**Can we search in a sorted linked list in better than O(n) time?**

The worst case search time for a sorted linked list is O(n) as we can only linearly traverse the list and cannot skip nodes while searching. For a Balanced Binary Search Tree, we skip almost half of the nodes after one comparison with root. For a sorted array, we have random access and we can apply Binary Search on arrays.

Can we augment sorted linked lists to make the search faster? The answer is Skip List. The idea is simple, we create multiple layers so that we can skip some nodes. See the following example list with 16 nodes and two layers. The upper layer works as an “express lane” which connects only main outer stations, and the lower layer works as a “normal lane” which connects every station. Suppose we want to search for 50, we start from first node of “express lane” and keep moving on “express lane” till we find a node whose next is greater than 50. Once we find such a node (30 is the node in following example) on “express lane”, we move to “normal lane” using pointer from this node, and linearly search for 50 on “normal lane”. In following example, we start from 30 on “normal lane” and with linear search, we find 50.

**What is the time complexity with two layers?** The worst case time complexity is number of nodes on “express lane” plus number of nodes in a segment (A segment is number of “normal lane” nodes between two “express lane” nodes) of “normal lane”. So if we have n nodes on “normal lane”, √n (square root of n) nodes on “express lane” and we equally divide the “normal lane”, then there will be √n nodes in every segment of “normal lane” . √n is actually optimal division with two layers. With this arrangement, the number of nodes traversed for a search will be O(√n). Therefore, with O(√n) extra space, we are able to reduce the time complexity to O(√n).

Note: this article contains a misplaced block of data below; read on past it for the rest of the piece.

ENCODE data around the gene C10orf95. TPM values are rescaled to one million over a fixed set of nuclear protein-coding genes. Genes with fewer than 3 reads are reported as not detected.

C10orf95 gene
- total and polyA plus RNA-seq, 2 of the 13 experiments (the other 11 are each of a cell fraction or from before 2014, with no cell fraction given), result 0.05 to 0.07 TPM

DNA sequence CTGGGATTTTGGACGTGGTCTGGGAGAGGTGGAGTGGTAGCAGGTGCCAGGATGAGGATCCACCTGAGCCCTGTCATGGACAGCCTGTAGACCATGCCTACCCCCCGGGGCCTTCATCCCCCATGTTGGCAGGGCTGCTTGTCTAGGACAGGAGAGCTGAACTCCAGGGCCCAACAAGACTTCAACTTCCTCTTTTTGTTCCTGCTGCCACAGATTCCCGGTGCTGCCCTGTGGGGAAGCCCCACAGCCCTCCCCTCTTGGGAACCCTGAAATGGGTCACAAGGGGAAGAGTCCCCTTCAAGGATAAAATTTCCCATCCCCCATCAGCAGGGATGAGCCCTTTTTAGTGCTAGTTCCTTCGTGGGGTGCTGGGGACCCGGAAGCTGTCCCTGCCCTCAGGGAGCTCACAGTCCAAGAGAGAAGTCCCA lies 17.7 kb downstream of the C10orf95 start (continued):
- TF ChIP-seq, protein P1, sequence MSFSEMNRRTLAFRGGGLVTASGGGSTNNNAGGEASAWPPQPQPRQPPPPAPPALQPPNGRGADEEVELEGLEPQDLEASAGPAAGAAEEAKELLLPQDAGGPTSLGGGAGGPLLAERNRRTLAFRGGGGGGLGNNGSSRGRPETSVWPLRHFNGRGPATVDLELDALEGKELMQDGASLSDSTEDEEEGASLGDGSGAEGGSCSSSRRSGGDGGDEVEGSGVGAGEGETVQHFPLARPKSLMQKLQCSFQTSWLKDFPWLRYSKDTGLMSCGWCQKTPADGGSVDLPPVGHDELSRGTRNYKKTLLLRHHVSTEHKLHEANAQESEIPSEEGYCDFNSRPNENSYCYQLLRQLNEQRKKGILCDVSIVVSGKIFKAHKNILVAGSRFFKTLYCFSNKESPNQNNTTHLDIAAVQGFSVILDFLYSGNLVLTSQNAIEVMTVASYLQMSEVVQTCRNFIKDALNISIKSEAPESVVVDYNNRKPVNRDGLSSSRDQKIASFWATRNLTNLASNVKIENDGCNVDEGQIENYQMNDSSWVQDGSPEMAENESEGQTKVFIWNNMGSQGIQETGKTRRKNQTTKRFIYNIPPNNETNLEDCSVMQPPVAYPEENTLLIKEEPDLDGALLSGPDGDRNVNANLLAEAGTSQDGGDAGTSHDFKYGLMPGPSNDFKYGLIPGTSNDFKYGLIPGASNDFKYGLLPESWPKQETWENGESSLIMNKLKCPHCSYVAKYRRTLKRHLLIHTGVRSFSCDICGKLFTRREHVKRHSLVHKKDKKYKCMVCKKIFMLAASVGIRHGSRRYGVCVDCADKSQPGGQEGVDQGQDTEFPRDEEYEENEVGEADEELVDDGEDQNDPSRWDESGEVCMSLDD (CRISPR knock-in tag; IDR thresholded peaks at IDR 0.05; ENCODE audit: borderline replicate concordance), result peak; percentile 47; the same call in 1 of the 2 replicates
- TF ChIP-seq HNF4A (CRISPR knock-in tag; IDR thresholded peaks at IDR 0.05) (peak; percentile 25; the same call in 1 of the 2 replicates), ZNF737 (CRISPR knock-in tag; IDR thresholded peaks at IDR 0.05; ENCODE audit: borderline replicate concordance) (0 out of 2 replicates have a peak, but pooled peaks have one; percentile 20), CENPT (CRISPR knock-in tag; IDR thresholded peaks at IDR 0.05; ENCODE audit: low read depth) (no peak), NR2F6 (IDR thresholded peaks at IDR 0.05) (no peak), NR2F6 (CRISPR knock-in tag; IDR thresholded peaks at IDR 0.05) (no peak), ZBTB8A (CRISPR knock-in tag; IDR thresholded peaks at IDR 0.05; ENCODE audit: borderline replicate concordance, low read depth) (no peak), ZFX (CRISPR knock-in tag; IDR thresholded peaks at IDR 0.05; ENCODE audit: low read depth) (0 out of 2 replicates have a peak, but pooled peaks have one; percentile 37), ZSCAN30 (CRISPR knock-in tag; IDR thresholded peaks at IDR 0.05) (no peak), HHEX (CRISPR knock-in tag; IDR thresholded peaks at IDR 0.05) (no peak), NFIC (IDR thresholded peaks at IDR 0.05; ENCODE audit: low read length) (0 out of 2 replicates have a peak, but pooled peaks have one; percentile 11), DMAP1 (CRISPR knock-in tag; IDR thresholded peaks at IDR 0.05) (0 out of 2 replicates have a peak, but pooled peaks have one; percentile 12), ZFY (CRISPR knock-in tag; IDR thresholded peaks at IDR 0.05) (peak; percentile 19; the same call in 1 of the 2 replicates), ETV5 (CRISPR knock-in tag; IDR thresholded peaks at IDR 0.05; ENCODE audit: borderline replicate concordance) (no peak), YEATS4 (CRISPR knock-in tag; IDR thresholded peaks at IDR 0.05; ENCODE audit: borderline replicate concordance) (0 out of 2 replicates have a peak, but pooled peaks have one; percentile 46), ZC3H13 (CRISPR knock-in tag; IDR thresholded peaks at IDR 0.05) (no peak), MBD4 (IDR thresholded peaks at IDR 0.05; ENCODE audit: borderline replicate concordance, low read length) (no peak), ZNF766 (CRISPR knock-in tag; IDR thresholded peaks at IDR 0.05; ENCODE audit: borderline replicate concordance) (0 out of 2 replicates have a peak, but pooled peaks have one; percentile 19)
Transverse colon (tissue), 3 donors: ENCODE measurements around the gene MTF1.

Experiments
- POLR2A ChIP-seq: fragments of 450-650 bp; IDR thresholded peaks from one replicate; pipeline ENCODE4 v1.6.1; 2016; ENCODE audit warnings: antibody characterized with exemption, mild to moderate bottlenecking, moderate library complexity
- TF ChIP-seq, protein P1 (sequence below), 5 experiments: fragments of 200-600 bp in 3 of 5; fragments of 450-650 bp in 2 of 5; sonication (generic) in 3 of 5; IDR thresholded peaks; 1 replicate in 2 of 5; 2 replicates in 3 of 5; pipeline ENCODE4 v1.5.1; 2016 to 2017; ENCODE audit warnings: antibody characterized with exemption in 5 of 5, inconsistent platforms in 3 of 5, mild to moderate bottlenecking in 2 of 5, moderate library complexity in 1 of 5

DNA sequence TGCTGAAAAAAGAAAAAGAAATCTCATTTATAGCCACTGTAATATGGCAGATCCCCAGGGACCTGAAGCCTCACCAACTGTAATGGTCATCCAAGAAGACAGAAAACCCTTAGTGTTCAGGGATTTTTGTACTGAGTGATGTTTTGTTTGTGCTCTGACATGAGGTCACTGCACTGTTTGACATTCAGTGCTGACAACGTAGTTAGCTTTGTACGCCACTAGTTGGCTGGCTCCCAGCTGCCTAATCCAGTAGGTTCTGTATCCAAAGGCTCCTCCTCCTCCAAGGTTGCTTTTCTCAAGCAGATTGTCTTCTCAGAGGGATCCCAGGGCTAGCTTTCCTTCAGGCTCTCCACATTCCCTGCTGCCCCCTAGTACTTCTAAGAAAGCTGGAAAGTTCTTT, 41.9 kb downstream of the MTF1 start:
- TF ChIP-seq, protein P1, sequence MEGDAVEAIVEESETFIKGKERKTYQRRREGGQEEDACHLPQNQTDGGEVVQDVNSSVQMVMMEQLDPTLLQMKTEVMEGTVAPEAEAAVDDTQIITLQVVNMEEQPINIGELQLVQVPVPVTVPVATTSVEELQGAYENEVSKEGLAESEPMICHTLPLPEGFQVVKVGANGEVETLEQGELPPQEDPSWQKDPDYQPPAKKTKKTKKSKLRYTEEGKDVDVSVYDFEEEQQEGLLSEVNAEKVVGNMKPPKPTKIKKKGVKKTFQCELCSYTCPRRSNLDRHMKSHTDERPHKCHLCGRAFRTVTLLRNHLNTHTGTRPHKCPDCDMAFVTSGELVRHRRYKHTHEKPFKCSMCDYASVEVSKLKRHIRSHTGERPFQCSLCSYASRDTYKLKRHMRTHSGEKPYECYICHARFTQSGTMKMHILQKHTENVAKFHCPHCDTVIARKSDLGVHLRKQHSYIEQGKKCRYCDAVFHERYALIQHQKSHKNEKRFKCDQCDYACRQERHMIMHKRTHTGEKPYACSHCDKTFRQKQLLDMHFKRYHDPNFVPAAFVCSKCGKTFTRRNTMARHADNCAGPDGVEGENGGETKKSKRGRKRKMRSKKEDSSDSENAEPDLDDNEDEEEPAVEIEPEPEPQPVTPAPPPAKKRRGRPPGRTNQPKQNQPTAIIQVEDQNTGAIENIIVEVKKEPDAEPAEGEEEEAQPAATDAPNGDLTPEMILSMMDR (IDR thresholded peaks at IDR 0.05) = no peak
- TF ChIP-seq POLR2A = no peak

**Can we do better?**

The time complexity of skip lists can be reduced further by adding more layers. In fact, the time complexity of search, insert and delete can become O(Logn) in average case. We will soon be publishing more posts on Skip Lists.

**References**

MIT Video Lecture on Skip Lists

http://en.wikipedia.org/wiki/Skip_list

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